NBA Finals Game 5: Why The Miami Heat Losing Will Be A Good Thing
Tonight is Game 5, and it’s shaping up to be the final game of the series. The Miami Heat are being completely outplayed by the San Antonio Spurs in practically every aspect, even with the Heat having the best player on the planet at their disposal. Lebron James has provided the type of play one would expect from him — with a few hiccups here and there — but has still managed to maintain his status as the best in the game.
A year ago, these two Goliaths collided in the NBA Finals and with a lot of luck –mixed with a reasonable amount of skill — the Heat pulled off the victory for the Big 3′s second NBA Championship together. This year, lady luck doesn’t seem to favor the glitz and glamour of Miami, opting instead for the safe and mundane lights of San Antonio. This was the matchup I most feared going into the playoffs, knowing that if the Heat were to meet up with the Spurs again, it would spell disaster. I never thought I would be feeling that were James to lose a Finals at this stage of his career, it may actually be the most beneficial thing to him right now.
I am a James fan, I have been since I was in middle school when his legend was building as a high school player, as he was dominating everyone in his path. I thought he was exciting, talented and had legitimate potential to be that next Michael Jordan type player. I knew then what I know now — there will never be another Jordan, and not even James can come close to succeeding His Royal Airness, but that doesn’t stop me from rooting for my favorite player to do well and to come as close as humanly possible to “God disguised as Michael Jordan.” James losing this series hurts his legacy, maybe not much in the long run, but certainly enough to tarnish it slightly.
Ever since the 2011 Finals loss to the Dallas Mavericks, the Heat and James have dominated the competition, winning two titles and asserting their greatness. They’ve had short term stumbles, but nothing fully capable of causing fans to question the team’s abilities or legacies. The world hasn’t been handed to them, they’ve just mightily taken it for themselves at every turn. Now, their hands are reaching out to forcefully take what is theirs and is being slapped away by a monster stronger — or at the very least more determined — than they are.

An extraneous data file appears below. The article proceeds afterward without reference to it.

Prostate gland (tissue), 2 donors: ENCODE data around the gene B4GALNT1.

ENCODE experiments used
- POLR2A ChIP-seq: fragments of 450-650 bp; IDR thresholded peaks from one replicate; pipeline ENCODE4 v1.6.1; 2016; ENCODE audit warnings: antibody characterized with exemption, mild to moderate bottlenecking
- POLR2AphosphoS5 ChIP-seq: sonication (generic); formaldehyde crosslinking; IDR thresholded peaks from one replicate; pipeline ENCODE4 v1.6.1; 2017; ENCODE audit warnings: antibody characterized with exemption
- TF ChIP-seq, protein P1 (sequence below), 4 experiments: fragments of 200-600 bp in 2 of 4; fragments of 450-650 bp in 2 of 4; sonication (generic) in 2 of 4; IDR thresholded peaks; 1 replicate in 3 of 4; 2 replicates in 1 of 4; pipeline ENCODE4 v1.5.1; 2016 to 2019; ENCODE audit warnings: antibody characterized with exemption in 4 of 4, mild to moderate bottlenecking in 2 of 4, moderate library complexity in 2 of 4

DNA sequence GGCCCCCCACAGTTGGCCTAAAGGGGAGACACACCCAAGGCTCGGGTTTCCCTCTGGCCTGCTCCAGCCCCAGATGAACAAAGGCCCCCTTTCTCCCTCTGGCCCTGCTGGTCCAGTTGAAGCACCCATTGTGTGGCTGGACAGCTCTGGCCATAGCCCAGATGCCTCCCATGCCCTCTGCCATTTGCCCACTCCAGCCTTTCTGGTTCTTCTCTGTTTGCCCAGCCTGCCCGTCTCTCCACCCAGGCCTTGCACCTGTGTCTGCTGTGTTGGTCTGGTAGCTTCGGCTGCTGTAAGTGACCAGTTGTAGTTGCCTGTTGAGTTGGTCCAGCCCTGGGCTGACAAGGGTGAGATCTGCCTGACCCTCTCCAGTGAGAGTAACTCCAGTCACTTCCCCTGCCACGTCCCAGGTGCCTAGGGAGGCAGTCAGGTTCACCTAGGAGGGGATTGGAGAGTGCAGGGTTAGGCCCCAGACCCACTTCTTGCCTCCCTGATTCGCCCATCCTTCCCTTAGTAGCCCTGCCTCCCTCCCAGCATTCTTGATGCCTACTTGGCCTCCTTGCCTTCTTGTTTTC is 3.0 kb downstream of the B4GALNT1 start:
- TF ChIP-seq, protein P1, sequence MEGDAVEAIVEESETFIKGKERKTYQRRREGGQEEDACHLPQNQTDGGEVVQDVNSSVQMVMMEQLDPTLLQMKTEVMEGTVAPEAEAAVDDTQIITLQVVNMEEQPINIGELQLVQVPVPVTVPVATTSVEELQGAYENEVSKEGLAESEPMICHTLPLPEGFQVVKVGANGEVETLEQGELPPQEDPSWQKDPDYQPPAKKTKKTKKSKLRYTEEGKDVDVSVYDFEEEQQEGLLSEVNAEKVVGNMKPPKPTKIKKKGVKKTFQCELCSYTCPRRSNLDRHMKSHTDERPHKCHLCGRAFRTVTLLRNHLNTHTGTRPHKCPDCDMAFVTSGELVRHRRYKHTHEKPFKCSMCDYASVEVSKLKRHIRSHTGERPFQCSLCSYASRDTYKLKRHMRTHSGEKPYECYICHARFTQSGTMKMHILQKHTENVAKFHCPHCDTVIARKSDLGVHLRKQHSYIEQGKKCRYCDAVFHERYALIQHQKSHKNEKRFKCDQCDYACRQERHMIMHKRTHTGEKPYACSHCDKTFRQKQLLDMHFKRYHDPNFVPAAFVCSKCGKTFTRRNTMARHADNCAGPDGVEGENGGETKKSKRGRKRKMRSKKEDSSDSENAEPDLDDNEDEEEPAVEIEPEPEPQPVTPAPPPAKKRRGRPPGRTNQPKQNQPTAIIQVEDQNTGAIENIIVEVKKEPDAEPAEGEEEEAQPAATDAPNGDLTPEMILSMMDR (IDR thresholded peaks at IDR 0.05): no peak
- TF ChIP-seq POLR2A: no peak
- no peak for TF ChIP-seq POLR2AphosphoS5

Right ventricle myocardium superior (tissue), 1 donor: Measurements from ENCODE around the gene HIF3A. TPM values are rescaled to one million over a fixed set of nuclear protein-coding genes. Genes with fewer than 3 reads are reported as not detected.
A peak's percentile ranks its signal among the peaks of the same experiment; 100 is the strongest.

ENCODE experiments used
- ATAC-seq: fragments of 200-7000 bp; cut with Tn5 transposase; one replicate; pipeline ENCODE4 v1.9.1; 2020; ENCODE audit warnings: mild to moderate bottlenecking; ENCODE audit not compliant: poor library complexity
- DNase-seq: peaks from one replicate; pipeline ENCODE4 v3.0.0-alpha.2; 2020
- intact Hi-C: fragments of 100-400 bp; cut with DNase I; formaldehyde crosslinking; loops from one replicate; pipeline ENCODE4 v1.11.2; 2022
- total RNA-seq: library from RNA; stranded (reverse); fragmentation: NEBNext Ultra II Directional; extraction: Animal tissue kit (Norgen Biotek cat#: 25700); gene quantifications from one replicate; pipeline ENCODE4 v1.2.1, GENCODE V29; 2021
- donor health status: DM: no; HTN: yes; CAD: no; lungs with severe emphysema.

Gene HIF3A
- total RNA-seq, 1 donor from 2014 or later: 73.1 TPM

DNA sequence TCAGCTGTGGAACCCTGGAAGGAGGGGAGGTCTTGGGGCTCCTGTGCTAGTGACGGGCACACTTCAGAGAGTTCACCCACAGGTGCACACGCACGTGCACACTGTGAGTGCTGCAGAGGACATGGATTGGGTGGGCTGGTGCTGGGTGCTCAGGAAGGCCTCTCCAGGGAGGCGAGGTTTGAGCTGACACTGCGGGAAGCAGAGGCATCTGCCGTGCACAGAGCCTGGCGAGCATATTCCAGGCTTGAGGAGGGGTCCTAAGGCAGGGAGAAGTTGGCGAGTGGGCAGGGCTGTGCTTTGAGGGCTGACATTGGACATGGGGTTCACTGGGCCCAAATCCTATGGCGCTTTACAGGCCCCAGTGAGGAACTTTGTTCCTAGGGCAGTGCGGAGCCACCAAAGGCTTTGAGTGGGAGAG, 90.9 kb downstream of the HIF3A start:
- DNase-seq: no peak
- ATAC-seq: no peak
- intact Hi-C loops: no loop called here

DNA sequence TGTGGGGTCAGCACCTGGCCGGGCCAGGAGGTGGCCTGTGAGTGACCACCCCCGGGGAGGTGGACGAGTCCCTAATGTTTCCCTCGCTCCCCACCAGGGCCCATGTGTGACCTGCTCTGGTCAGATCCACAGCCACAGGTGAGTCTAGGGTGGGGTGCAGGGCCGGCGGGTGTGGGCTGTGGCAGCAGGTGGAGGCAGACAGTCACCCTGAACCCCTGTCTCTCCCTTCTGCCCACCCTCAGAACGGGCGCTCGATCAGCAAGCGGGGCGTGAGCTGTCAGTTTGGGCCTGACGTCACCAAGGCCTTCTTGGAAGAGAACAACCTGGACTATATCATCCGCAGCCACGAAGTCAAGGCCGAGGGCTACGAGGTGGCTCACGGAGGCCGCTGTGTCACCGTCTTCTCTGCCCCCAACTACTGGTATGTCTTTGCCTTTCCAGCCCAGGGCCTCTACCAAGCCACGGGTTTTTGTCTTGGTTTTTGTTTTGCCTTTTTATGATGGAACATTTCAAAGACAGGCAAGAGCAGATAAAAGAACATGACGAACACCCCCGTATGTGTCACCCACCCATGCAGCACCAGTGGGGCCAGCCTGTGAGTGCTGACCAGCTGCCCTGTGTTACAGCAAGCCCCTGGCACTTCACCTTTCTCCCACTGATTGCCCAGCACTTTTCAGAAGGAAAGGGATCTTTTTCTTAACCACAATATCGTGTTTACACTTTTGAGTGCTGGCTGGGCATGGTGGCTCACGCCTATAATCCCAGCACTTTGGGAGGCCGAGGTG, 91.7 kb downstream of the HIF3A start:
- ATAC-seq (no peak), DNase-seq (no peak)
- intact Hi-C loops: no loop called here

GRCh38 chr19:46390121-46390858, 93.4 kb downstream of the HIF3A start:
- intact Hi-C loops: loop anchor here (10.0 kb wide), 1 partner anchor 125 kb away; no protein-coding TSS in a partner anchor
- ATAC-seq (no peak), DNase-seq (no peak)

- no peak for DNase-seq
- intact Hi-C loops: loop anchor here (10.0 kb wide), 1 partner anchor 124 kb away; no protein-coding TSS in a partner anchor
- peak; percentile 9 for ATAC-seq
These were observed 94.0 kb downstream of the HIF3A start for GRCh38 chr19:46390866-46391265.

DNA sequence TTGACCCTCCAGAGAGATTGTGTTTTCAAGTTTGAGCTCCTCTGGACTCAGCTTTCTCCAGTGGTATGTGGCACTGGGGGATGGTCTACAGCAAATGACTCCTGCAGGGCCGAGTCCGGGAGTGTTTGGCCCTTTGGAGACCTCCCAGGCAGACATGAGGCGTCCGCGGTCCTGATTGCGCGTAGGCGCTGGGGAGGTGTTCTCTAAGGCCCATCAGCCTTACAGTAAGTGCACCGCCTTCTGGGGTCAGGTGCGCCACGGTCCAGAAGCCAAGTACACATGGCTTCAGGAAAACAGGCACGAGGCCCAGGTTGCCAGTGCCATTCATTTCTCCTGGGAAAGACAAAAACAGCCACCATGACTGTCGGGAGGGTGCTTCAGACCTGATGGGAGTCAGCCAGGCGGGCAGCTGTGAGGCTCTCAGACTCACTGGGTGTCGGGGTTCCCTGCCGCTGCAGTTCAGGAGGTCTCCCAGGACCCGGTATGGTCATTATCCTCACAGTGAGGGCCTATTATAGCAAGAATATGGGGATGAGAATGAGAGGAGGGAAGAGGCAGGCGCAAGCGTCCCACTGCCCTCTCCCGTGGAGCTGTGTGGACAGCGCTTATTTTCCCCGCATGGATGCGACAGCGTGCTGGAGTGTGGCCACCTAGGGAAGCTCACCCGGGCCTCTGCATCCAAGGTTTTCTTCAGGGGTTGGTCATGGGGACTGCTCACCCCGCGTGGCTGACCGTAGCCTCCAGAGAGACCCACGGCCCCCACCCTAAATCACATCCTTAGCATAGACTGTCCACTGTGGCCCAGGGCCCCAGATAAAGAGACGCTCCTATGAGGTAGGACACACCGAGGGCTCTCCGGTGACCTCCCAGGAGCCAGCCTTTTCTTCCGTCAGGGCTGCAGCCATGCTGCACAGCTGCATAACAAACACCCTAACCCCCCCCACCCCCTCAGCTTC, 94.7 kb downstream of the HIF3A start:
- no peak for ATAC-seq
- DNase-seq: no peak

A loss in these Finals would spark the end of the Heat as we know them. Personally, I think they need to keep James and Chris Bosh, have them heavily restructure their contracts in the negotiations that will take place when they inevitably opt out of their current contracts, and force Dwyane Wade to retire.
While I’m a fan of Wade, his health is too much of a concern throughout the entirety of every season. He’s spectacular when he’s healthy and ready to go, but he’s a liability the rest of the time, costing the team way too much in cap space. What they need to do is pay James and Bosh around $10-12 million a year, bring in someone like Kevin Love at the same or even lower rate, and then get stellar role players to fill out the rest of the roster, but I know that’s easier said than done.
Bringing in Carmelo Anthony would be a detriment rather than anything else, as he’s a defensive liability all game every game, and he needs the ball in his hands far too often for things to work. James may be one of the best passers in the game, wanting to assist more than score, but putting Anthony on the court with James throughout an NBA season would just end the same it does for Anthony every year, with them missing out on the title.
The Heat losing these Finals would cause James and co. to take things more seriously again, to be reminded that they have to give their all in order to win a championship; it may even cause James to leave for somewhere that already possesses that mentality.
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